Tag Archives: macroeconomy

Hot Money And Cold Reality

Hot money, fickle by nature, may be turning its back on China. Figures showing that banks were net sellers of foreign currency in October for the first time since May last year suggest just that. They sold 24.9 billion yuan ($3.9 billion) worth in October versus buying 247.3 billion yuan worth in September. Reasons could be various: dollar flight in the face of the euro crisis; cooling property prices; expectations of near-term yuan appreciation evaporating. Be cautious, beyond our usual one month’s figures warning, of taking the numbers as a bearish sign for the economy that might turn the current “fine tuning” of monetary policy into something looser. The central bank says that credit is abundant and inflation remains relatively high.

Footnote: The central bank’s comments came after it broadened its M2 definition of the money supply, effectively bringing in the banks’ off-balance sheet lending, implicitly acknowledging that the old measure underestimated the money supply, and made it an unreliable benchmark of whether monetary policy was being effective.

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China’s Inflation Peaks On A High Plateau

With our usual caveat about not relying on one month’s data, China’s inflation seems to have peaked with August’s consumer price inflation (CPI) coming in at 6.2% year-on-year, against July’s 6.5%. The number is considerably higher than target so getting it down further remains policymakers’ priority. August’s CPI figure was driven by food prices, up 13.8%, and contributing 4 percentage points to the headline number, officials say. Stripping that out would put inflation below target, which is making some think that there won’t be a further round of interest-rate rises as food prices aren’t overly susceptible to monetary policy. However, food prices are remaining stubbornly high and this Bystander suspects that the CPI underreports other prices rises that affect the politically sensitive cost of living. Thus another gentle twist of the monetary ratchet is likely before year’s end.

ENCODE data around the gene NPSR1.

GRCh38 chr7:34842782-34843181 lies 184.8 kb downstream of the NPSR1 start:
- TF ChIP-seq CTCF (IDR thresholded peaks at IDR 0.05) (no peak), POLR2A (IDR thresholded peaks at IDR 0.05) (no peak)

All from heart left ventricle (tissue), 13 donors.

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China And America In 2030; Which Will Be Ready First?

Compare and contrast. This weekend, in Washington, President Barack Obama and his advisors will have been putting last-minute touches to a speech he is to make later this week about dealing with unemployment in the U.S. Their preoccupation would not have been with the long-term structural changes the U.S. economy needs but with the finer calculations of the politics of what can be got through a recalcitrant and divided U.S. Congress barely a year out from elections. Meanwhile, in Beijing, policy makers have spent the weekend in conclave with outside experts, including those from the World Bank, to consider what China’s economy will need to look like in 2030.